California’s population growth has slipped from .78% in 2017 to .47% in 2018, the slowest growth rate recorded since the state’s Department of Finance began collecting the data in 1900.
California added 186,807 residents to bring the state’s estimated total population to 39,927,315. Long Beach’s population has decreased by .2%, making us the seventh largest city in the state.
According to Doug Kuczynski of the Department of Finance, the state has seen a wide decrease in immigration and birth rates with a steady increase in deaths, particularly among the state’s aging Baby Boomer population. Add onto a statewide housing crisis and disasters like the Camp Fire in Butte County, effectively eradicating 90% of the housing stock in the town of Paradise, and the state has witnessed its slowest growth in recorded history.
State officials said upon release of the data that they expected the state’s birth rate to decline but were shocked by how much: births were down by 18,000 when compared to the previous year, one of the steepest drops in recent history. Tina Daley, chief of California’s Demographic Research Unit, noted teen pregnancy rates are declining and, in general, people are waiting longer to have children.
“The overall profile of immigrants to California is higher education, which correlates to lower fertility,” Ethan Sharygin, a demographer with the California Department of Finance, told the Los Angeles Times. “With native-born, we see a long-running trend throughout the U.S., where fertility has been trending downward… More education of women translates into later marriage, later childbirth and then fewer children.”
The connection to housing is not only a more pressing issue but a more complex one as well: It is largely older populations, particularly Baby Boomers, who are strongly opposing the construction of multi-family complexes near or around their single-family home neighborhoods. The lack of units being constructed—between 2010 and 2016, Long Beach had 17 people moving here for every one housing permit granted—has resulted in a market that is unaffordable for the everyday Californian.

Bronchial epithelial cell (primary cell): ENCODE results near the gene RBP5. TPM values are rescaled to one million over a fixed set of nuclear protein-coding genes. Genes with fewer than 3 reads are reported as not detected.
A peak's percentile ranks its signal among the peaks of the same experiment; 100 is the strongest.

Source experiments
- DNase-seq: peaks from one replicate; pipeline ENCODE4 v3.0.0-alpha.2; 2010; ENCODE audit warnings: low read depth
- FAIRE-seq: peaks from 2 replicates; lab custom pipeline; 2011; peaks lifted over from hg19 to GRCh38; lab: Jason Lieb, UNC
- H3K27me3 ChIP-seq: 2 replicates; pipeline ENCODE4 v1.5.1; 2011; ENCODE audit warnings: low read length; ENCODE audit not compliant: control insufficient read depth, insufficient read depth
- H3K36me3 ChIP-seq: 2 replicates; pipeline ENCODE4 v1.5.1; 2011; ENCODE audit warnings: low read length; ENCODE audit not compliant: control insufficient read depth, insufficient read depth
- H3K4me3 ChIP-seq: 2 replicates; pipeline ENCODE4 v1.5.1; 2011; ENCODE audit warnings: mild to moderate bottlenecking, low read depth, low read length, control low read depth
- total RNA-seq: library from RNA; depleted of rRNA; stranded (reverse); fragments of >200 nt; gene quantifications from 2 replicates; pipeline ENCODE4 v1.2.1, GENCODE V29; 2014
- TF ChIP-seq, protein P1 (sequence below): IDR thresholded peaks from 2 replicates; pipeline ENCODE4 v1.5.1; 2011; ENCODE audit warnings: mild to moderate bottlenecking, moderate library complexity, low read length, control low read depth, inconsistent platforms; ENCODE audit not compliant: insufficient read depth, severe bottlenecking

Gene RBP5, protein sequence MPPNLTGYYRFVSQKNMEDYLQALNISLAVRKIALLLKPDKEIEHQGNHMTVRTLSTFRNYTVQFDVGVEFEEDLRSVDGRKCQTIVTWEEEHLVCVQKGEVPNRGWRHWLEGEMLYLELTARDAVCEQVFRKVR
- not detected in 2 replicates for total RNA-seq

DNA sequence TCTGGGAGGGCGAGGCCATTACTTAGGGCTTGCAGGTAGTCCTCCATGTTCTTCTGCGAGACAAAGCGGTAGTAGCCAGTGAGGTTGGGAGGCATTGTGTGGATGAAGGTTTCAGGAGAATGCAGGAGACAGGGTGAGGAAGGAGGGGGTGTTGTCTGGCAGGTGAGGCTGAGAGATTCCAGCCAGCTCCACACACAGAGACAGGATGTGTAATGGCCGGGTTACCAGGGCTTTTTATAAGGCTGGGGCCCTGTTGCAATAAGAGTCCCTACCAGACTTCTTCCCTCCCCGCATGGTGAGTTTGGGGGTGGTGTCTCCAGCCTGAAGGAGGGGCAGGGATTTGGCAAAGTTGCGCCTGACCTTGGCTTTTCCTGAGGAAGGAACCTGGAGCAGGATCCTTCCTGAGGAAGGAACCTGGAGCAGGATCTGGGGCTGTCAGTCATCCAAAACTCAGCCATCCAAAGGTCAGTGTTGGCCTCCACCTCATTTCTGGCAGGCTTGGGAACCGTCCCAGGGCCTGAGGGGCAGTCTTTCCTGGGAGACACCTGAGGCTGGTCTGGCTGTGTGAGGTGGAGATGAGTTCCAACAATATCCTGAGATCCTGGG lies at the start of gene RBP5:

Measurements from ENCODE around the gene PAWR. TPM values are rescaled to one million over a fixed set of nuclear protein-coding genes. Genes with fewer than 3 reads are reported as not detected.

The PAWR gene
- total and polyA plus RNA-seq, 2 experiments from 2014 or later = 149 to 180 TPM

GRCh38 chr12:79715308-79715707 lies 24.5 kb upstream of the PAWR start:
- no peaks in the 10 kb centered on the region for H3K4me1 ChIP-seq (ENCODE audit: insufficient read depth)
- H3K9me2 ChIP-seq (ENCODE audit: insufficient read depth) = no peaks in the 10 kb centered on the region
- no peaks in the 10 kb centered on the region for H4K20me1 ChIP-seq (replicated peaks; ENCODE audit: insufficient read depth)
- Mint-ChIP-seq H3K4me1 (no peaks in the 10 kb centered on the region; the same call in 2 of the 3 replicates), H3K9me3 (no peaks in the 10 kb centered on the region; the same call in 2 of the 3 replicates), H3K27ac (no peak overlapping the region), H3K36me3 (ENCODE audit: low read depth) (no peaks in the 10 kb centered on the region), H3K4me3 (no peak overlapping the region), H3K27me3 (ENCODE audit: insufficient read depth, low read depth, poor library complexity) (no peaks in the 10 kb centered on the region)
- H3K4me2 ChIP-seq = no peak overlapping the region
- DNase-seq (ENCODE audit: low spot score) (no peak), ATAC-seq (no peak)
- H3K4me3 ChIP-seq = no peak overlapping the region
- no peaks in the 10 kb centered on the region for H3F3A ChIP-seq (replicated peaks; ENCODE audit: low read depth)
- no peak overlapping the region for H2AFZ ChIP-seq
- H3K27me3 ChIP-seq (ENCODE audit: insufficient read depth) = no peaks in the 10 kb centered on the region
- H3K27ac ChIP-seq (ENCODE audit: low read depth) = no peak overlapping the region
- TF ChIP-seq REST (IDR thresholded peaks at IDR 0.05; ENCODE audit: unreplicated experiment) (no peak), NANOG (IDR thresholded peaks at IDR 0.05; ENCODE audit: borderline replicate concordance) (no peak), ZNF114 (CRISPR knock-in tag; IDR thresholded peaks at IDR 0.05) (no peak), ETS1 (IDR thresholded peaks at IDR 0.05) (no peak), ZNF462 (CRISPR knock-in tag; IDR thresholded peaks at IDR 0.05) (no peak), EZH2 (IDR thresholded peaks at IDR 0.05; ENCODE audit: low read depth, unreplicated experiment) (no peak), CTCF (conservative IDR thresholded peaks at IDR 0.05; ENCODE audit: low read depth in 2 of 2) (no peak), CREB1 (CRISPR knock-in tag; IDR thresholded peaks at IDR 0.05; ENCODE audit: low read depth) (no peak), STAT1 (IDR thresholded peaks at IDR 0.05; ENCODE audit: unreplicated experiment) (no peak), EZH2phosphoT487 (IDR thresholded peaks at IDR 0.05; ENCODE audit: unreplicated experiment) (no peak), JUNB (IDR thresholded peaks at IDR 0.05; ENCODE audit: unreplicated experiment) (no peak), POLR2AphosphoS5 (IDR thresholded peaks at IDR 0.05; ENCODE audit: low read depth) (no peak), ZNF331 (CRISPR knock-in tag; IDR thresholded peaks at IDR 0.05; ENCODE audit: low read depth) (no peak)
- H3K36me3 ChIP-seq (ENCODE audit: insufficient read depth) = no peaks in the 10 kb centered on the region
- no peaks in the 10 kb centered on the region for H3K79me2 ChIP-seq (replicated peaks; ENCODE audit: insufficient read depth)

The creation of this expensive market means that younger people (i.e. potential parents) are less likely to invest and stay here, which means that the senior population—the fastest growing age group in the state—will have fewer people paying taxes, fewer people to take care of them, and a rise in programs that seniors depend on, from state-subsidized healthcare to nursing facilities.
“Old people are holding in place, but we are losing the younger generation—we are losing potential parents,” Dowell Myers, professor of demography and urban planning at USC, told the Los Angeles Times. “It is a slow-moving train wreck here… Growth in California has stalled out and that is pretty amazing.”
According to projection data from the Department of Finance, by the year 2026, the number of Californians over the age of 65 will increase by 2.1 million. In stark contrast, the number of 25- to 64-year-olds is projected to grow by a little more than half a million; the number of Californians younger than 25 will grow by a mere 2,500.
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